The Service Women of WWII – by Hannah Mather, Customer Service Assistant and Volunteer

During the warmer months, the spotlight shone on the women working in agriculture, in place of the men that were now serving in the military. The Women’s Land Army was featured on the covers of Woman magazine with issues like the ones below, from May and August, which show full page illustrations of women, proudly wearing their ‘Land Girl’ uniforms, identifiable by their striking green jumpers over white shirts and golden badges.

Cover page of Woman magazine, 15 May 1943. TWCMS: 2018.1111


Cover page of Woman Magazine, 28 August 1943. TWCMS: 2018.1119


The badges upon closer inspection were enamelled brass with imagery of freshly harvested, golden corn in the centre of a green background. It was surrounded by a circular band that has Women’s Land Army engraved into it and topped with a golden crown; much like the one pictured below, from Tyne & Wear Archives & Museums’ collection.

Women’s Land Army Badge. TWCMS: 2009.3738


The Women’s Land Army was a British Civilian organisation that was set up originally during WWI.  It was once again called upon and re-founded just before the outbreak of WWII so that the men, who had been working the land, could fight in the military. This was in fact the case with many crucial services that had once been male dominated; during WWI we see the emergence of many women’s service groups that were once again called upon during the outbreak of the Second World War. Other civilian organisations which were important during the war included the Women’s Auxiliary Air Force (WAAF) who became responsible for the assembly of weapons, as well as the building of aircraft and other vessels, such as ships over time as their roles became more varied.

The National Fire Service (NFS) was another, well known civilian organisation that proved to be crucial during WWII. The NFS had both male and female members with women often having administrative duties such as staffing communication centres. Their uniforms were dark blue with the NFS logo, as shown below on this cover illustration of Woman magazine from 17 April 1943. This service would often respond to the aftermath of Blitz attacks and was a dangerous job.

Cover page image of Woman Magazine, 17 April 1943, showing a woman from the National Fire Service on duty, taking a call. TWCMS: 2018.1108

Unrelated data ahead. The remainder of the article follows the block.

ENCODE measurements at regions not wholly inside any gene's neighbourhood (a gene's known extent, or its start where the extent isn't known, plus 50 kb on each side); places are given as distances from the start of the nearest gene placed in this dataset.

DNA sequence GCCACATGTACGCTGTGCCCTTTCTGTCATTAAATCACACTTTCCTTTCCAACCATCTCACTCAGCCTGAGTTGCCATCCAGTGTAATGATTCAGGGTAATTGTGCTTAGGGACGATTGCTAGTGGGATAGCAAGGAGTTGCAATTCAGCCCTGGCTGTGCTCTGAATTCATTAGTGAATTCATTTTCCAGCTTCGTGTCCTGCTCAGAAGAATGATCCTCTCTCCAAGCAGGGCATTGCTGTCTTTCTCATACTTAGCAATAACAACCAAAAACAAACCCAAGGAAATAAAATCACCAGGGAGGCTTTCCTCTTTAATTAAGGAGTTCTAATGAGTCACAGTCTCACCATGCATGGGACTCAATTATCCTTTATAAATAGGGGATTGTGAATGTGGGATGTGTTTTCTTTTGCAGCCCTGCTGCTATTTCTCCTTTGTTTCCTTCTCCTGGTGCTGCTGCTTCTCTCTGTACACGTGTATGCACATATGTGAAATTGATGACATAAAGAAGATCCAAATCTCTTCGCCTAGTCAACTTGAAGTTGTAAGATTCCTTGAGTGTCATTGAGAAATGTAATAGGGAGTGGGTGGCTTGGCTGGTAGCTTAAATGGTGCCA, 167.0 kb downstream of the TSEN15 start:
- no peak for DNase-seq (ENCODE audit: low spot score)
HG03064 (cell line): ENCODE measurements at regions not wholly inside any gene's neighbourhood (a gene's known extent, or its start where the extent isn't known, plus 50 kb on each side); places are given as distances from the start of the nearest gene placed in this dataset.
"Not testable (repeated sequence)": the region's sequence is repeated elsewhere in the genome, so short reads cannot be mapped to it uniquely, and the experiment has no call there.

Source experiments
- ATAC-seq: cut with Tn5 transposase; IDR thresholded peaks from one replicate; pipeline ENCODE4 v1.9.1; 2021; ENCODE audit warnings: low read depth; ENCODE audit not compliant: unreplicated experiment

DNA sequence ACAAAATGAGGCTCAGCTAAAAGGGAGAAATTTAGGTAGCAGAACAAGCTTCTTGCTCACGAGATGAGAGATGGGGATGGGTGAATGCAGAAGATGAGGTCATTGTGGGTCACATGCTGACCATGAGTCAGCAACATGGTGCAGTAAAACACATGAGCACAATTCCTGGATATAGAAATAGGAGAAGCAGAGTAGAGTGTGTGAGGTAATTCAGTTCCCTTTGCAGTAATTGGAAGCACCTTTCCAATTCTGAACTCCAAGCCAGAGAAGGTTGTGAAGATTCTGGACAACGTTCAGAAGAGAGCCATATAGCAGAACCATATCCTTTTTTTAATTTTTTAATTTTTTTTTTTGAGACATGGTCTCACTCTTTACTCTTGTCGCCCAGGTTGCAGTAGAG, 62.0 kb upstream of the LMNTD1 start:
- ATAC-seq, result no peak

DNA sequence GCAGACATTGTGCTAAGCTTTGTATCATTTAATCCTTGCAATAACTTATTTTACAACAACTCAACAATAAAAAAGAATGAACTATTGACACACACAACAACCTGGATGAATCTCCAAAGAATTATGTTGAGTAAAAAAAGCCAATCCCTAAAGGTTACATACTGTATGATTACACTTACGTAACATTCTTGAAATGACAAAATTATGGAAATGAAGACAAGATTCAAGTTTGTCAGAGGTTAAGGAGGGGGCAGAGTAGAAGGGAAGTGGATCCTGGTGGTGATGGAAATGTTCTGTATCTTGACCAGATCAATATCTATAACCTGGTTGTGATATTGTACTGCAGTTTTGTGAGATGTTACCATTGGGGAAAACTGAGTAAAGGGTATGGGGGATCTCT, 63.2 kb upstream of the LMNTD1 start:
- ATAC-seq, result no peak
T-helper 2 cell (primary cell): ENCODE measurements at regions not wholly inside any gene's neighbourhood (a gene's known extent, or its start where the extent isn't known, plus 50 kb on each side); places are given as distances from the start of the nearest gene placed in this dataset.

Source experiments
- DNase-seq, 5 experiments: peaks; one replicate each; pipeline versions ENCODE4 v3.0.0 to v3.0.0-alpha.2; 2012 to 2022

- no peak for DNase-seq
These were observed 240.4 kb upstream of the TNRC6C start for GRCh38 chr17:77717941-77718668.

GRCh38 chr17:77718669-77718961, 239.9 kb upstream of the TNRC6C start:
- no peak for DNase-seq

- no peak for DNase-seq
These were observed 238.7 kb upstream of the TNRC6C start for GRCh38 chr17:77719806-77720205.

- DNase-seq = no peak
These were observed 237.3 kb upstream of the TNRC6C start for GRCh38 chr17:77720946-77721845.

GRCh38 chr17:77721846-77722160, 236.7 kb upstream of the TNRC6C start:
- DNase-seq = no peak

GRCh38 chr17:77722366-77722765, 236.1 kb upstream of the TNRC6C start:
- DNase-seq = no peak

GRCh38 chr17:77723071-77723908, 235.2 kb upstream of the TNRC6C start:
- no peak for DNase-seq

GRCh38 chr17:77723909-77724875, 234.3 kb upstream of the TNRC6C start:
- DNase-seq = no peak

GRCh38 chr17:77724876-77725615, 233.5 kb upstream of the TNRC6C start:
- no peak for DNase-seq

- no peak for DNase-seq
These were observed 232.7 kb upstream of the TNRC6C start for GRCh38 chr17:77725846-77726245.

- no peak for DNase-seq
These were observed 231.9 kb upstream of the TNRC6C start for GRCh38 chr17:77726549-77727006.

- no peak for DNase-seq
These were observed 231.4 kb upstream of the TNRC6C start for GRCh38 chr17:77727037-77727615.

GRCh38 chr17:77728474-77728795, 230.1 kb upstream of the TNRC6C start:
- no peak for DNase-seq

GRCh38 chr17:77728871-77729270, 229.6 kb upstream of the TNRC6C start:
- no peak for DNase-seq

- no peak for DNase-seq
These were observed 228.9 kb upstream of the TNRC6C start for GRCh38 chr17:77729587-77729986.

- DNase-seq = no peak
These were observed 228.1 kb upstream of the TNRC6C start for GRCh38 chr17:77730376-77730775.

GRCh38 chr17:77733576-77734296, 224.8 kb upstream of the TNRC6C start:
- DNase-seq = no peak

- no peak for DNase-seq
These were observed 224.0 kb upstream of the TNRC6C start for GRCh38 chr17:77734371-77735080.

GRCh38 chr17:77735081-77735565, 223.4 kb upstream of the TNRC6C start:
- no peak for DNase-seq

Women’s service groups were highlighted quite often in Woman, with regular articles from the Women’s War Service Bureau dealing with a variety of wartime topics. There was an interesting article about service women’s uniforms in an issue of the magazine dated 28 August 1943; this extract can be seen below.

Woman Magazine, 28 August 1943 showing Uniforms of Women in Service. TWCMS: 2018.1119


Images included in this article are of uniforms that were worn by Service Women in Britain during WWII. There are also some which were not British and the article discusses similarities and differences between the various group’s uniforms.

It cannot be doubted that the women’s contribution to the war effort during the First and Second World Wars was great. Many women took on roles that had previously been considered to be masculine jobs and played their part in keeping things going in a time of need. When the men were called away for military service, the women were called upon to fill their jobs and many took up work in factories, as well as on the land and in other services. Women began to feel, as a result of this, that they were capable of much more and it began to change people’s views on what women could do.


TWAM Highlights 2018

As 2018 draws to a close we’ve taken a look back at our highlights in what has been an unforgettable year for our museums, galleries and archives.

Which Way North

Heaven by Damien Hirst

Heaven, Damien Hirst, 2008-2009. Photo by Colin Davison

The Great North Museum: Hancock hosted Which Way North as part of the Great Exhibition of the North, featuring over 250 items including Damien Hirst’s Heaven, John Lennon’s Piano, Doctor Who’s Sonic Screwdriver, Whistlejacket, Helen Sharman’s space suit and many more.


The return of Rocket


Discovery Museum welcomed Robert Stephenson’s historic locomotive Rocket back home. During its 80 day run over 176,000 people came to see the famous feat of engineering, back in Newcastle where it was first created.


The Late Shows

The Late Shows

One of the cultural highlights of the year in NewcastleGateshead, The Late Shows is the North East’s biggest annual late-night culture crawl. This year we had 67 venues hosting events, and over the two- day period there were over 30,000 visits across the venues. The Late Shows will be back again next year Friday 17-Saturday 18 May. Get it in your diary!


A rejuvenated Hatton Gallery

Sean Scully with his work. Photo by Colin Davison

This was Hatton Gallery’s first year since re-opening in October 2017 after a £3.8 million refurbishment. The Hatton achieved over 50,000 visits in its first year and highlights included the Sean Scully: The Seventies exhibition, which brought the Newcastle University graduate back to his roots. Recently Hatton Gallery won Gallery of the Year at this year’s Northern Soul Awards, topping off an excellent 2018 for the art gallery.


Segedunum’s Saving Face

Segedunum Roman Fort displayed some impressive Roman helmet cheek-pieces from a private collection in its Saving Face exhibition and over 12,500 people flocked to see the annual fireworks display at the fort this November.